Clip of interview with Meredith

Todd (VO): But either way, that's some persistence in a really ageist music industry that doesn't have any use for women past age 26.

Todd: So yeah, she's been trying to make it for a while.

Image of Meredith Brooks - "The Look/Pick It Up" cover art

Todd (VO): As you can tell from the cover art for this much earlier single of hers. Nice 1984 hair. [clip of The Graces live performance] But, in 1989, she finally got her first major label record deal.

Todd: Or, more accurately, [image of...] one of the Go-Go's got a record deal and she was on it.

Clip of The Graces - "Lay Down Your Arms" live performance

The Graces: Lay down your arms

Lay down, down, down, down

Todd (VO): This is the all-girl band The Graces. Led by Charlotte Caffey, [clip of The Go-Go's live performance] formerly the main guitarist and lead songwriter for The Go-Go's. [clip of "Lay Down Your Arms" performance] That's Meredith there on the right. [clip of "Lay Your Arms Down" by...] The Graces put out one album in 1989. It sounds weirdly more like The Bangles than The Go-Go's. They had one minor single that didn't crack the top 40 and the album tanked. Meredith has said the experience was great, but [clips of live performance from...] The Go-Go's came up together in the punk scene, [...and "Lay Down Your Arms"] The Graces were manufactured by a label and it just never felt legit.

Todd: Meredith quit the band to find her own way. [clip of interview with Meredith] I don't know what she did for the next eight years, but I do know what was happening in the background.

Clip of Bikini Kill - "Rebel Girl"

Kathleen Hanna: Rebel girl, rebel girl

Todd (VO): In the early nineties, a new female punk movement called Riot Girl started springing up. [clip of Hole - "Violet"] Within a couple years, the unapologetically female anger it pioneered had bled over to mainstream artists. The most famous example of which being:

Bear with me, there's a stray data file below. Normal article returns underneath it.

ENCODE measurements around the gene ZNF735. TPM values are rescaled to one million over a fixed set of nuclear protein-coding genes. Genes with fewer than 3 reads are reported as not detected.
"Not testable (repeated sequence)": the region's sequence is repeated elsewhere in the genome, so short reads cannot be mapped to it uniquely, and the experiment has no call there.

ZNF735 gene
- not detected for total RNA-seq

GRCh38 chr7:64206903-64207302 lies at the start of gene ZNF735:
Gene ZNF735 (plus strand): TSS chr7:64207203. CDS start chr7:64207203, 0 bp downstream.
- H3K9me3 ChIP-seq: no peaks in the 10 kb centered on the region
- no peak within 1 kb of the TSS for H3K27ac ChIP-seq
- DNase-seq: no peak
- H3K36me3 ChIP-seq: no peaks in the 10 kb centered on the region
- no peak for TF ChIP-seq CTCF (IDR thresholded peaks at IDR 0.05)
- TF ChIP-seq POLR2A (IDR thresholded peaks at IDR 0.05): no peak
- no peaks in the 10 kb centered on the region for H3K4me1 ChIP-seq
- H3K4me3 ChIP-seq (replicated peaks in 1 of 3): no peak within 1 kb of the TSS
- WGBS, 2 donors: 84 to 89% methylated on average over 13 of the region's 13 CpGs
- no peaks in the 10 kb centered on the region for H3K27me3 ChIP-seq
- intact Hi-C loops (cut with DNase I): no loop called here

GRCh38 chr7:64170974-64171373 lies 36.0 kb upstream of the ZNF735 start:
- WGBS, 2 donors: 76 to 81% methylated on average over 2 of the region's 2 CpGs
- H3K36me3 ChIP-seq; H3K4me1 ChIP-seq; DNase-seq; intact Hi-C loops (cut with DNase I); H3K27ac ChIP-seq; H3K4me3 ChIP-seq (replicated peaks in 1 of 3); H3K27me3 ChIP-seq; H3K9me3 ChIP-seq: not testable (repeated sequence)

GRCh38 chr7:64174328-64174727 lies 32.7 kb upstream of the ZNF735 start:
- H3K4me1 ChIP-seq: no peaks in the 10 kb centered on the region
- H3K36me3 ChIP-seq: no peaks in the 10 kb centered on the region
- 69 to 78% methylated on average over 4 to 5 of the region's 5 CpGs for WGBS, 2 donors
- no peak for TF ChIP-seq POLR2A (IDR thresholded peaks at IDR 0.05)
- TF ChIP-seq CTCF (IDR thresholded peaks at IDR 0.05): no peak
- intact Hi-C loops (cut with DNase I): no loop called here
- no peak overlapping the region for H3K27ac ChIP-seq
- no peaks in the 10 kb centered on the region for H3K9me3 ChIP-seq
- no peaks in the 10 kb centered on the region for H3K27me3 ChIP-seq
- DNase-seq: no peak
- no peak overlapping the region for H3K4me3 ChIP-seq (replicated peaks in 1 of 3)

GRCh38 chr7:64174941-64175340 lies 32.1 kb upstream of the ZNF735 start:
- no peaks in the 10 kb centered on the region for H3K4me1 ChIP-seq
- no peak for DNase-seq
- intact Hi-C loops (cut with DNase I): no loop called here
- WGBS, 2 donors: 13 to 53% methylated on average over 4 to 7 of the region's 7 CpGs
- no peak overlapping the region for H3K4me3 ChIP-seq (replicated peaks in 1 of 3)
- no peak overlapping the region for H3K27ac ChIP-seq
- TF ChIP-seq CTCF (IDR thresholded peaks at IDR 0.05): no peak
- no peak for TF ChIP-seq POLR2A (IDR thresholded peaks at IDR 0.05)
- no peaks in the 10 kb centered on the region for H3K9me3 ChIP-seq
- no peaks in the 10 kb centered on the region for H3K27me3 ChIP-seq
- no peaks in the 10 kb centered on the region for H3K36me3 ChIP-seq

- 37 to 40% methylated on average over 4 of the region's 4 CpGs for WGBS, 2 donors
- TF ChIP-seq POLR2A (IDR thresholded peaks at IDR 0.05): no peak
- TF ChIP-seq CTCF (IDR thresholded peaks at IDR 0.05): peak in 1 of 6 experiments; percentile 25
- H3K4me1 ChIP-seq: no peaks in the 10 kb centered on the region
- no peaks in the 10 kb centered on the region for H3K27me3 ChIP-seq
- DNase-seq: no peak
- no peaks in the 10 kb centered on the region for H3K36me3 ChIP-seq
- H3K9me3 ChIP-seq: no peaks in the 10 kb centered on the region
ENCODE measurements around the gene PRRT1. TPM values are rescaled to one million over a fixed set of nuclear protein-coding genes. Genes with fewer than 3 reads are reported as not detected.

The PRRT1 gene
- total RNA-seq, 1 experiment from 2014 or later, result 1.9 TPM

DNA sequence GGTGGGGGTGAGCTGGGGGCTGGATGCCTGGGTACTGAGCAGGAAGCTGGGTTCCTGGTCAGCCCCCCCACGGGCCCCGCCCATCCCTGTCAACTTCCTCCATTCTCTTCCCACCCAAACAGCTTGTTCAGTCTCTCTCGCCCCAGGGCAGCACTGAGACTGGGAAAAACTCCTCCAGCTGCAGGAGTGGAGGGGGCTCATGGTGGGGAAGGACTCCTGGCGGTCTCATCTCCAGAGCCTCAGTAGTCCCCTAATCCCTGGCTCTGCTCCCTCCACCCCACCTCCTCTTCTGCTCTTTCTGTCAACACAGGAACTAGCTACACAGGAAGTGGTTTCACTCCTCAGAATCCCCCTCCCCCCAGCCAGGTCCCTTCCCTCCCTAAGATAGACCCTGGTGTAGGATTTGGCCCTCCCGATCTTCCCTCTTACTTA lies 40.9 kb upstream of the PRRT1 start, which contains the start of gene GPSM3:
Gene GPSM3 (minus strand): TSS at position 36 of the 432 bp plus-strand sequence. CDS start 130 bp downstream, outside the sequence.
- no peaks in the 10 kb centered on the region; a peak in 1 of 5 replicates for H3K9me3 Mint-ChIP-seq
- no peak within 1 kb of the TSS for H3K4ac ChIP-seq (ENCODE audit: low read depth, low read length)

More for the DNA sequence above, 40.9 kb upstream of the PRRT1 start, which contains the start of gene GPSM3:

Clip of Alanis Morissette - "You Oughta Know" live performance

Alanis Morissette: I'm here to remind you

Todd (VO): In 1995, former Canadian teen-pop star Alanis Morissette releases her first American record, Jagged Little Pill.

Todd: By 1996, she is the biggest star in music.

Clip of Alanis Morissette live performance

Alanis: You heard, you heard

Todd (VO): You know today, record labels are looking for the next Billie Eilish. Last decade, they were looking for the next Lorde.

Todd: In the nineties, they were looking for the next Alanis.

Clip of Alanis Morissette live performance

Todd (VO): Meredith claims she got signed before Jagged Little Pill took off, but [image of newspaper article saying Meredith sounds like Alanis] Alanis will loom large over the rest of her career.

Todd: But for a while, it didn't look like Meredith was gonna be the next anything.

Clip of Meredith Brooks live performance

Todd (VO): She kept turning in songs, the label was just never impressed. [clip of interview with...] She was collaborating with an industry songwriter, Shelly Peiken, to try and find something.

Shelly Peiken: I was feeling kinda stressed, kinda PMS-ey, kinda bitchy. And I had this thought.

The big hit

Clip of "Bitch"

Todd (VO): Meredith co-wrote the song, but it was Shelly Peiken's original concept. [clip of interview with Shelly] She was in a bad mood one day because...

Todd: ...she'd been in the industry for ten years and none of the song's she had sold had become hits.

Todd (VO): And then she gets to thinking how understanding her man was even when she was being pissy like this.

Todd: And that's where the song comes from. So... it's kind of a love song, really.

Shelly: I call Meredith, she totally got it. Because she was that bitch too.

Todd (VO): Ha-ha. [clip of interview with Meredith] Now, the two of them have a lot to say now about how empowering it is to flip that insult around.